Thanks to a Tweet by President Trump, mortgage bonds received a nice boost this morning.  In Trump’s statement, he threatened that he would raise the tariff on $200 billion of Chinese goods from 10% up to 25%.  It is now rumored that China is considering skipping trade talks and is also preparing more retaliatory economic penalties to the U.S. as a result.  The details of what happened are unclear at this time, but it does seem clear that there is a serious breakdown in the negotiations between the two economic powerhouses.  Given that much of the rise this year in the U.S stock market was a result of assumptions made that the trade war will be soon coming to an end, this could have a more serious impact on the U.S. stock market over the coming months.  For now, the impact isn’t too severe.  However, any drop in the stock market will generally help improve mortgage interest rates.

 

Following Friday’s Bureau of Labor Statistics (BLS) Jobs Report release, media outlets are raving at the strength of the U.S. economy.  As I discussed in Friday’s market update, the reason for the cheers aren’t quite as strong as they appear to be at first look.  A deeper look shows reasons for concern that are not publicly being addressed.  Although it’s hard to argue the strength of the current labor market, there are plenty of reasons to argue why the factors that make up the numbers could be facing headwinds within the next year.  If you are basing life decisions upon the current environment continuing, just remember that we are at the tail end of an economic expansion cycle and that the next healthy move is for a slowdown.  Markets will always cycle, and there is no reason to think that this will be the exception.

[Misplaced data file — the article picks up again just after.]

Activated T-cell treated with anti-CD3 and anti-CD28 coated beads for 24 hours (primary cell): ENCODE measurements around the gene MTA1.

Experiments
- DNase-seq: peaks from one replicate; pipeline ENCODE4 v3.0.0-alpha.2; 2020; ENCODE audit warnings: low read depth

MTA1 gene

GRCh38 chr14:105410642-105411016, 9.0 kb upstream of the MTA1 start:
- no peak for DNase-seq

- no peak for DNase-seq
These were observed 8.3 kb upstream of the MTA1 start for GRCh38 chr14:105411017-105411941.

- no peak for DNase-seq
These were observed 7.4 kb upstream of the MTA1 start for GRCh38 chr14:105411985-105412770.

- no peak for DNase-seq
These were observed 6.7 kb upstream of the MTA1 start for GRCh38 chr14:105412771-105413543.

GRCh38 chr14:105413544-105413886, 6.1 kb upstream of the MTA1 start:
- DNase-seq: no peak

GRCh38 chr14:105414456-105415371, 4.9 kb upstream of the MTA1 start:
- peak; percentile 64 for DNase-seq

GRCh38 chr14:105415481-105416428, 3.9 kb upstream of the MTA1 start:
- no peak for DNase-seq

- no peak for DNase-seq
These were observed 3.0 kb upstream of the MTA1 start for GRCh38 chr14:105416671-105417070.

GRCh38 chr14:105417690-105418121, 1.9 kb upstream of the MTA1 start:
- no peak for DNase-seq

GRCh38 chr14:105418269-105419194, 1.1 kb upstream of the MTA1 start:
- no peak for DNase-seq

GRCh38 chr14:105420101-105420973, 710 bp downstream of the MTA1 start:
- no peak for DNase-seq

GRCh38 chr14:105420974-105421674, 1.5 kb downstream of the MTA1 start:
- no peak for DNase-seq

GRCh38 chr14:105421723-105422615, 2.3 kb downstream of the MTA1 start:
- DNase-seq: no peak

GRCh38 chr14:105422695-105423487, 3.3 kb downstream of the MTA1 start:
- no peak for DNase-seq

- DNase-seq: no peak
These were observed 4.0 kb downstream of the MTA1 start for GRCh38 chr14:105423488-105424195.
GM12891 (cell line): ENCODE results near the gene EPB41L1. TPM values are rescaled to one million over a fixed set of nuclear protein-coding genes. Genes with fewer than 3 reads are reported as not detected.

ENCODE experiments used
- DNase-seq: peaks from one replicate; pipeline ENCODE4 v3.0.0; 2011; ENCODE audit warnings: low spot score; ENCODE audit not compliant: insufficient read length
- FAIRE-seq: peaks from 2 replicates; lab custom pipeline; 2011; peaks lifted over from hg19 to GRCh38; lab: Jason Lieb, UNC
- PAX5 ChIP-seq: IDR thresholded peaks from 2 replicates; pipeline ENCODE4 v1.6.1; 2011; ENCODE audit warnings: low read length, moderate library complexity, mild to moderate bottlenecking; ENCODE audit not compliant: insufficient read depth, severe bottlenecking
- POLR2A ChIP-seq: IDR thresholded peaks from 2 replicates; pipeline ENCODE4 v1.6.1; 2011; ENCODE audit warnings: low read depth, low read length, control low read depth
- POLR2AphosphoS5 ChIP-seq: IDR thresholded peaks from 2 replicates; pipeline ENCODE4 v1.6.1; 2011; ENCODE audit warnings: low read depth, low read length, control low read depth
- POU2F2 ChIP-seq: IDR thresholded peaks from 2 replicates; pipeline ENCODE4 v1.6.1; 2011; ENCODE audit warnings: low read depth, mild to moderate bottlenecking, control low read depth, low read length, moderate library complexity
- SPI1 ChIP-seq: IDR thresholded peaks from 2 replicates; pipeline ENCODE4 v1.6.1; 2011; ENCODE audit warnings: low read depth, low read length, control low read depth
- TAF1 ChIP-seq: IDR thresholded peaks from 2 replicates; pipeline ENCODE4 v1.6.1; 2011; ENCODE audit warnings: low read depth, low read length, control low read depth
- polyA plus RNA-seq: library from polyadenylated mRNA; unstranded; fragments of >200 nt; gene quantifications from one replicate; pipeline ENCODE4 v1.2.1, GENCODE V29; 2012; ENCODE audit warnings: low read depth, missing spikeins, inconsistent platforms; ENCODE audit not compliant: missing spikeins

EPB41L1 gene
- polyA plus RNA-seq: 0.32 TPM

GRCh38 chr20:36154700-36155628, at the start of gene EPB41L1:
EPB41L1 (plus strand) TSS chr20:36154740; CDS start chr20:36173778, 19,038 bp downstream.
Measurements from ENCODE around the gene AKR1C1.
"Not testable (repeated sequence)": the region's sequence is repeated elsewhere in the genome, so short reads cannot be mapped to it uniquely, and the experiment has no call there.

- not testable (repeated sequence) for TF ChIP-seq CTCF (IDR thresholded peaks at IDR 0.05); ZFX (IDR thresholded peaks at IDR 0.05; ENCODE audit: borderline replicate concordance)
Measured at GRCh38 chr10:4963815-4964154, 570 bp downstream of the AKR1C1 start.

Although there is no need to immediately rush to lock, I feel that now is a great time.  After floating, we are going to switch back to a locking bias.

The Bureau of Labor Statistics (BLS) report showing new job creations in the month of April came in at a staggering 263,000.  This was well above the 185,000 the market was anticipating.

 

Another component to the report is the Unemployment Rate, which dropped from 3.8% down to 3.6%. Although all of this seems incredible, a deeper look at the reports actually provides hope for lower mortgage rates in the future. Let’s take a look at “why”.